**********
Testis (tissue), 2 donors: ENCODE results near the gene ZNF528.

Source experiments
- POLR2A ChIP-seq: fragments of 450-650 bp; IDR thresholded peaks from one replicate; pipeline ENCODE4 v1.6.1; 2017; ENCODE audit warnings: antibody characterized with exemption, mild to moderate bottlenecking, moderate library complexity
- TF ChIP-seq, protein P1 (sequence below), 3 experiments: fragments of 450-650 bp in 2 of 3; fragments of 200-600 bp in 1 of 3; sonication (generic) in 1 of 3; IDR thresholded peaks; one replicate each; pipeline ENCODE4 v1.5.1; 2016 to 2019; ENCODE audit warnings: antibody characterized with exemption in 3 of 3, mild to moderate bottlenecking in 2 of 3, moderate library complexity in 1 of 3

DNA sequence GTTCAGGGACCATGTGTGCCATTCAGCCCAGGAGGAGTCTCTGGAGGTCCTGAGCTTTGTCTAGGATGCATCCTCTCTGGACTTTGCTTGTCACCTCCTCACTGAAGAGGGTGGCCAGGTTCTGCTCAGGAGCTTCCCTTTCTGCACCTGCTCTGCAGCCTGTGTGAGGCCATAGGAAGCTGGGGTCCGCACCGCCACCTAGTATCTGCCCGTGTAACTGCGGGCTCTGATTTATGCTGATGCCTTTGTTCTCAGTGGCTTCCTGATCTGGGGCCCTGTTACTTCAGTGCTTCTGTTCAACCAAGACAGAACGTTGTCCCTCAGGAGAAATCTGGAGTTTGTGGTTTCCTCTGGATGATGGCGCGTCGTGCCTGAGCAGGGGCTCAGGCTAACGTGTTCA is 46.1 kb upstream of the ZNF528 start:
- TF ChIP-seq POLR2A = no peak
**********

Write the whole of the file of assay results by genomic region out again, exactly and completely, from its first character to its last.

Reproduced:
Testis (tissue), 2 donors: ENCODE results near the gene ZNF528.

Source experiments
- POLR2A ChIP-seq: fragments of 450-650 bp; IDR thresholded peaks from one replicate; pipeline ENCODE4 v1.6.1; 2017; ENCODE audit warnings: antibody characterized with exemption, mild to moderate bottlenecking, moderate library complexity
- TF ChIP-seq, protein P1 (sequence below), 3 experiments: fragments of 450-650 bp in 2 of 3; fragments of 200-600 bp in 1 of 3; sonication (generic) in 1 of 3; IDR thresholded peaks; one replicate each; pipeline ENCODE4 v1.5.1; 2016 to 2019; ENCODE audit warnings: antibody characterized with exemption in 3 of 3, mild to moderate bottlenecking in 2 of 3, moderate library complexity in 1 of 3

DNA sequence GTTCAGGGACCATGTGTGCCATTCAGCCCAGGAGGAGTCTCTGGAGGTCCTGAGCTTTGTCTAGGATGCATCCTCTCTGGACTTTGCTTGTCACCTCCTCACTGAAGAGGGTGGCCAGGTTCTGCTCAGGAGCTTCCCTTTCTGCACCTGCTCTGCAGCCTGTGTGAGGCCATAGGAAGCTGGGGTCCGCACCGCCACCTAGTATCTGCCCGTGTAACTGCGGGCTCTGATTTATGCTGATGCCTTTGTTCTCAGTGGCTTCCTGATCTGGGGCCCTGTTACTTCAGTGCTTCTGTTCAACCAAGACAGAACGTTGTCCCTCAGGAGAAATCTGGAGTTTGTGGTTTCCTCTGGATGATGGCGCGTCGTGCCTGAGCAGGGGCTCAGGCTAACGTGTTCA is 46.1 kb upstream of the ZNF528 start:
- TF ChIP-seq POLR2A = no peak